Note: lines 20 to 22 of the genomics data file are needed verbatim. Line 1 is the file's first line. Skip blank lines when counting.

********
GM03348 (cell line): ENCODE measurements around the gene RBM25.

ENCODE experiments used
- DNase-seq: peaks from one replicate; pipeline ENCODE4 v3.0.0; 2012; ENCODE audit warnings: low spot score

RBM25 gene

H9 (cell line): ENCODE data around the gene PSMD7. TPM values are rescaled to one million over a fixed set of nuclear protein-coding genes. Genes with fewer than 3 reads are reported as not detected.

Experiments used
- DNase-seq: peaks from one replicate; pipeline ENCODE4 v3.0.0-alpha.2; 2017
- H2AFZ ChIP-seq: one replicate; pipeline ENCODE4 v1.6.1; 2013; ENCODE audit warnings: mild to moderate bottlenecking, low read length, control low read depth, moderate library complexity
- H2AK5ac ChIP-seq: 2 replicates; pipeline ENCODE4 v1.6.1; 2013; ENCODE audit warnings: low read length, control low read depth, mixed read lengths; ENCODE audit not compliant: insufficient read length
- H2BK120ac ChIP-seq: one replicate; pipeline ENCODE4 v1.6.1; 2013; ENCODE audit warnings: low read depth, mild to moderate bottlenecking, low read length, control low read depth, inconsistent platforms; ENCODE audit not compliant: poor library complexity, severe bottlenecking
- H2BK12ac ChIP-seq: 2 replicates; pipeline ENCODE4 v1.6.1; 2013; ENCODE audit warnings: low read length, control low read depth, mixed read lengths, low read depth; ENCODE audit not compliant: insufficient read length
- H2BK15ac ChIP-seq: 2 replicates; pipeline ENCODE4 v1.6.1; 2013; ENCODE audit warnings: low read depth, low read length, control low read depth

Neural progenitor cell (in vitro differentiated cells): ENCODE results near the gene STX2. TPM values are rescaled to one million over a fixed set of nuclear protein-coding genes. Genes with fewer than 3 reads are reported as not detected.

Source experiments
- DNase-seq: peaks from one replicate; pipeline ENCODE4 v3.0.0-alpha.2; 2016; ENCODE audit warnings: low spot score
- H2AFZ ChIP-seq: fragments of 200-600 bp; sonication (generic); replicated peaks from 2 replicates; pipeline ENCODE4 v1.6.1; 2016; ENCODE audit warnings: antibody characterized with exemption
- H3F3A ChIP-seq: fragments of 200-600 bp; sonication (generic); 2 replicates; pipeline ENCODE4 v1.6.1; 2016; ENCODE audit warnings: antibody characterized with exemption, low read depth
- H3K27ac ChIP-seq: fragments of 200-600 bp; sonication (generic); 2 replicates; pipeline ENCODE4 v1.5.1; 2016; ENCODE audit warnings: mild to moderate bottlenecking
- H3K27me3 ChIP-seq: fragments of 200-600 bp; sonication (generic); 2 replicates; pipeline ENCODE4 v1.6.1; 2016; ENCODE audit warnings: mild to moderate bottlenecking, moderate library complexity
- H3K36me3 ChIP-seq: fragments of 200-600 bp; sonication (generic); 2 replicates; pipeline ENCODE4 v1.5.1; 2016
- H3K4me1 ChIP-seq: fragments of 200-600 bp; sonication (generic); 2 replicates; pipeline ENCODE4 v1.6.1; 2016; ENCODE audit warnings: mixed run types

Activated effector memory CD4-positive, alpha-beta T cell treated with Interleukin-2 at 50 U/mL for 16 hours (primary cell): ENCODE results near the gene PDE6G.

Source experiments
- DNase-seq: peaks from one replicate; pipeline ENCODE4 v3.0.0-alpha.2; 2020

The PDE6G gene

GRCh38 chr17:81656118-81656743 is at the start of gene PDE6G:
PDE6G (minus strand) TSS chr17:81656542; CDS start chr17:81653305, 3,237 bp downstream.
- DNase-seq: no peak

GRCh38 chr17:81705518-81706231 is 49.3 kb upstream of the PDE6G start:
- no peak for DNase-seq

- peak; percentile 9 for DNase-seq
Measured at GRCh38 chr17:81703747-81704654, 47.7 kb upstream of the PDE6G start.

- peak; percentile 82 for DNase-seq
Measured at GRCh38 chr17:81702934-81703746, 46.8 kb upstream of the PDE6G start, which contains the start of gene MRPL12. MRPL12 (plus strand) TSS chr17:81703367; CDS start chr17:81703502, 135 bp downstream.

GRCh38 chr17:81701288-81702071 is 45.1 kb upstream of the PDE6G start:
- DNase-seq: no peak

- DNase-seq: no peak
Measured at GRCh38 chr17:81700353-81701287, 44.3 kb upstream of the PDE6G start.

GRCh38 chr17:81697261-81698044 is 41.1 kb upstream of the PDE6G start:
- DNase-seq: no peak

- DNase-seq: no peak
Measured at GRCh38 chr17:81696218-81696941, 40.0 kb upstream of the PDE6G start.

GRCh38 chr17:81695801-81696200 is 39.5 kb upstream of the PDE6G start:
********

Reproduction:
- H3K36me3 ChIP-seq: fragments of 200-600 bp; sonication (generic); 2 replicates; pipeline ENCODE4 v1.5.1; 2016
- H3K4me1 ChIP-seq: fragments of 200-600 bp; sonication (generic); 2 replicates; pipeline ENCODE4 v1.6.1; 2016; ENCODE audit warnings: mixed run types

Activated effector memory CD4-positive, alpha-beta T cell treated with Interleukin-2 at 50 U/mL for 16 hours (primary cell): ENCODE results near the gene PDE6G.